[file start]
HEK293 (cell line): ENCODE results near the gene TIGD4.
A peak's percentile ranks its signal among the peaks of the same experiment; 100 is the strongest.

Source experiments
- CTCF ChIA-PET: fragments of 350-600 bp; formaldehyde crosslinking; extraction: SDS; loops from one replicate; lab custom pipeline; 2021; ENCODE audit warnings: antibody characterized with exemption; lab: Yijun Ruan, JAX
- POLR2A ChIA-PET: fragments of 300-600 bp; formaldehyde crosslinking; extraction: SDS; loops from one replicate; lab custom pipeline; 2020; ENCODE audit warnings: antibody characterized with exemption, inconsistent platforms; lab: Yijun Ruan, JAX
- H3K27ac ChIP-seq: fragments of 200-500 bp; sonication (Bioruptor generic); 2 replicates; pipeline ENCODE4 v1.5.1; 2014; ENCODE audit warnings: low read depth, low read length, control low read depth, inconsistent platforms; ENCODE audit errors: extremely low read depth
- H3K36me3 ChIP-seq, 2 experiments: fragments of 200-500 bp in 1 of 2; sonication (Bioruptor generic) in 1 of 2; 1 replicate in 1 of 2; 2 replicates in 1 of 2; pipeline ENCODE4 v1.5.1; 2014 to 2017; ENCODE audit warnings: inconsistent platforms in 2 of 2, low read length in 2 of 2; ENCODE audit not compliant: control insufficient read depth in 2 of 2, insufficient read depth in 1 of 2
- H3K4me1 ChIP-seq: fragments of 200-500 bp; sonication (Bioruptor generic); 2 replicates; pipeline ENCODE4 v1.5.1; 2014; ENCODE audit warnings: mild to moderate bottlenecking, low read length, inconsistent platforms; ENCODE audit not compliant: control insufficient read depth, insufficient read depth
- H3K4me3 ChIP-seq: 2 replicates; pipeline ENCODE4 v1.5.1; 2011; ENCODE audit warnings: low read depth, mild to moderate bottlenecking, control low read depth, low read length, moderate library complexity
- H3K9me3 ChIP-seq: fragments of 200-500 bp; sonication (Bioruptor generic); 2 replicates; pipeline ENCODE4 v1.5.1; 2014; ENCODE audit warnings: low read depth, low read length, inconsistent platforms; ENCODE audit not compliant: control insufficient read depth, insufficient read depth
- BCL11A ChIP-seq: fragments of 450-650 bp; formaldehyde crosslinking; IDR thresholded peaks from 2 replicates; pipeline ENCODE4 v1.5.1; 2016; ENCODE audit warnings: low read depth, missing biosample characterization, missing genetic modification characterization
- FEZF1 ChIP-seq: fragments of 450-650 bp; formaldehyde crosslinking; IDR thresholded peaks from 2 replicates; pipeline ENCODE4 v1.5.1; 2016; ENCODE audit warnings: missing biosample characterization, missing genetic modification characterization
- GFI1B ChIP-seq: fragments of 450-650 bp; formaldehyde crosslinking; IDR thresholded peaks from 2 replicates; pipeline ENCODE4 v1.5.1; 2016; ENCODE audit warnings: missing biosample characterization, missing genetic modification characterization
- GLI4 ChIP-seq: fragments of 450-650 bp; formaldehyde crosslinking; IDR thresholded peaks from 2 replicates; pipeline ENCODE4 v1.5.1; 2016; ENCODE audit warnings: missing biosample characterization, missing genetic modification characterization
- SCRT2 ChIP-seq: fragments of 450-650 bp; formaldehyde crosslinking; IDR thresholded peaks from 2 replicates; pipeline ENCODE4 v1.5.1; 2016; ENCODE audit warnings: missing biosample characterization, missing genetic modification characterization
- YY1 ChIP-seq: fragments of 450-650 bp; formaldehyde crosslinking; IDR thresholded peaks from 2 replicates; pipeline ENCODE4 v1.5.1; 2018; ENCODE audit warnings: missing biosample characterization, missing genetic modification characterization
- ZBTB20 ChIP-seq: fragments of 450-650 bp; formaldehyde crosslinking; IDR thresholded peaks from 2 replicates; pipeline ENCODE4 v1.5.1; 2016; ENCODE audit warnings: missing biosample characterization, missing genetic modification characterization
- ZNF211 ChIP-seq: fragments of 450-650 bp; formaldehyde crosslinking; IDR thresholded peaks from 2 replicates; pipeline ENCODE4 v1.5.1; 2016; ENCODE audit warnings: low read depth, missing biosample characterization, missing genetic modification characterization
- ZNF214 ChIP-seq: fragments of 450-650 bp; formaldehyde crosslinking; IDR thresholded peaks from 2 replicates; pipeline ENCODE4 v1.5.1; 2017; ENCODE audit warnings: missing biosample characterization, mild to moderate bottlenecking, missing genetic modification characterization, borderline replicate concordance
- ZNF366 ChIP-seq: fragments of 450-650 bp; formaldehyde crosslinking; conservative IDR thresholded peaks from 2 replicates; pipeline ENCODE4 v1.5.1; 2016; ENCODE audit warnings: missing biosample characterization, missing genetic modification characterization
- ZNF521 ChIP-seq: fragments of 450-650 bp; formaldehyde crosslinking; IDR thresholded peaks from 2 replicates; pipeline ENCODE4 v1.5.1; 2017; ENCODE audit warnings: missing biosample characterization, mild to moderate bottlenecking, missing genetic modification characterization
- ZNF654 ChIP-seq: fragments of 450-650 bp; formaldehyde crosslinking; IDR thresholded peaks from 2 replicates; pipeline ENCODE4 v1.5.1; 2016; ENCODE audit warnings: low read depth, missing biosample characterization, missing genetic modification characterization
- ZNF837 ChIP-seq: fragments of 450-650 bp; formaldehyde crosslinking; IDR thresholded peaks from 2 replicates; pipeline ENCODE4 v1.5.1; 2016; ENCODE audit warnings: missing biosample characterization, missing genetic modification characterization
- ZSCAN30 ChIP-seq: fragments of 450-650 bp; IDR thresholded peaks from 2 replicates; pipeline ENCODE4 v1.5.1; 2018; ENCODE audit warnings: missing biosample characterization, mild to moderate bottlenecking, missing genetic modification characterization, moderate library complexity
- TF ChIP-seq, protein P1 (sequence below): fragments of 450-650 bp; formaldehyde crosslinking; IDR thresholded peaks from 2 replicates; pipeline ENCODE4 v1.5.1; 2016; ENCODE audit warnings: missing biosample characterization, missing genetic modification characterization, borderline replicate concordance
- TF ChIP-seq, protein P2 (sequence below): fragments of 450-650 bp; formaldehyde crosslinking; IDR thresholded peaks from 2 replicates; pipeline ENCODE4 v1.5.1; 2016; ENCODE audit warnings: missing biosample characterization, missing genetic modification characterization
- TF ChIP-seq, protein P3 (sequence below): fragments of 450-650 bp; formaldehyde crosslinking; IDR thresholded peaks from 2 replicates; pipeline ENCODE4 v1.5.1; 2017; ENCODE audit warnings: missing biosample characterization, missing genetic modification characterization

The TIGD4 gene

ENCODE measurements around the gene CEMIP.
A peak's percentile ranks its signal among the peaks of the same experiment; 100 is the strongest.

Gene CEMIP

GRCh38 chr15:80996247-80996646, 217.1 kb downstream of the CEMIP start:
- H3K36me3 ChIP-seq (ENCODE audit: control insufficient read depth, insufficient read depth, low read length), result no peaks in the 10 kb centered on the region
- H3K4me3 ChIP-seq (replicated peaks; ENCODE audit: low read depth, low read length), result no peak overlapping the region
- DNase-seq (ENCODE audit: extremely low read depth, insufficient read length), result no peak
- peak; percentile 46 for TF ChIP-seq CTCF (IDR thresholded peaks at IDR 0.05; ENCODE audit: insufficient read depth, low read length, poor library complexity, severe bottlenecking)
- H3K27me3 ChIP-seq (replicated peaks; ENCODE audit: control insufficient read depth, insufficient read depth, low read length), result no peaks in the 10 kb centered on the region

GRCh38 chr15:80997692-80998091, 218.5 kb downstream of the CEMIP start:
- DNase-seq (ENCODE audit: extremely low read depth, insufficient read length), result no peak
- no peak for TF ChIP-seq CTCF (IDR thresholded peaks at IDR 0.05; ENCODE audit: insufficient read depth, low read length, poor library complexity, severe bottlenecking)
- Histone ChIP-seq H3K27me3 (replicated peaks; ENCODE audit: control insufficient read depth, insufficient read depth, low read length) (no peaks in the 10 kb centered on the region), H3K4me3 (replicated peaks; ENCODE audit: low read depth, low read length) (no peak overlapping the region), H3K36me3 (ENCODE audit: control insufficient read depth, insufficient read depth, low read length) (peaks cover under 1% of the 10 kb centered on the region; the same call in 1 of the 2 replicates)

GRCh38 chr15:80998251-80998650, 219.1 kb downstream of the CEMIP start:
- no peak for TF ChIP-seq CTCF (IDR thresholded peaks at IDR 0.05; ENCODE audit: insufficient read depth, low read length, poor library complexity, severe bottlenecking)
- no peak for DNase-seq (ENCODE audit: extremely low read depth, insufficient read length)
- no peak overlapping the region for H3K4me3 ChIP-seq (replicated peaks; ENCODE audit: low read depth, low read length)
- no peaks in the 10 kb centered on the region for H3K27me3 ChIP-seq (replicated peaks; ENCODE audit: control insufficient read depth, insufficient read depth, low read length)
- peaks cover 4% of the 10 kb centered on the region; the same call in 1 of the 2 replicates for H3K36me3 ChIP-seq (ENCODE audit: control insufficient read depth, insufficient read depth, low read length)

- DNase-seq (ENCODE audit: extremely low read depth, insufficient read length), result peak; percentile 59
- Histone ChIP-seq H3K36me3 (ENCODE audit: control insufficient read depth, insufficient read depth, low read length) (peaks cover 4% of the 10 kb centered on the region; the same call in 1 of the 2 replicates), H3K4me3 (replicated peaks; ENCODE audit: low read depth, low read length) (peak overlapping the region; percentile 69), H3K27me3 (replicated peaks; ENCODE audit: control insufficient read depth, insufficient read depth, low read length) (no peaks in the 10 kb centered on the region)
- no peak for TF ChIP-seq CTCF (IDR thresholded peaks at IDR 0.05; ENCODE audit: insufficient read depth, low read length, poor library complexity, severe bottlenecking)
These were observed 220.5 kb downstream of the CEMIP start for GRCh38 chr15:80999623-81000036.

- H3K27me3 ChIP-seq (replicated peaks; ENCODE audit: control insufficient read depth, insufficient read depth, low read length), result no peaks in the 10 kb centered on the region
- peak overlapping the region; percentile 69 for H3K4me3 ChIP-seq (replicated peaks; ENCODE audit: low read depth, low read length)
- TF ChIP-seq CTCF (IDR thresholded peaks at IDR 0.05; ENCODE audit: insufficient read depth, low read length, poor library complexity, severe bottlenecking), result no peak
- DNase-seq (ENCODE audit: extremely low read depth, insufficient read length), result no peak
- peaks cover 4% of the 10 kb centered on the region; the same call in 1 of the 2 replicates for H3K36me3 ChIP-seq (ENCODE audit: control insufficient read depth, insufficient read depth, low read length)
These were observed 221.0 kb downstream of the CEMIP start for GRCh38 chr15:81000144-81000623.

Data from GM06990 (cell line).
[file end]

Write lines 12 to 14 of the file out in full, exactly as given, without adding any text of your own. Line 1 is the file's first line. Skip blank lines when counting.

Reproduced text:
- FEZF1 ChIP-seq: fragments of 450-650 bp; formaldehyde crosslinking; IDR thresholded peaks from 2 replicates; pipeline ENCODE4 v1.5.1; 2016; ENCODE audit warnings: missing biosample characterization, missing genetic modification characterization
- GFI1B ChIP-seq: fragments of 450-650 bp; formaldehyde crosslinking; IDR thresholded peaks from 2 replicates; pipeline ENCODE4 v1.5.1; 2016; ENCODE audit warnings: missing biosample characterization, missing genetic modification characterization
- GLI4 ChIP-seq: fragments of 450-650 bp; formaldehyde crosslinking; IDR thresholded peaks from 2 replicates; pipeline ENCODE4 v1.5.1; 2016; ENCODE audit warnings: missing biosample characterization, missing genetic modification characterization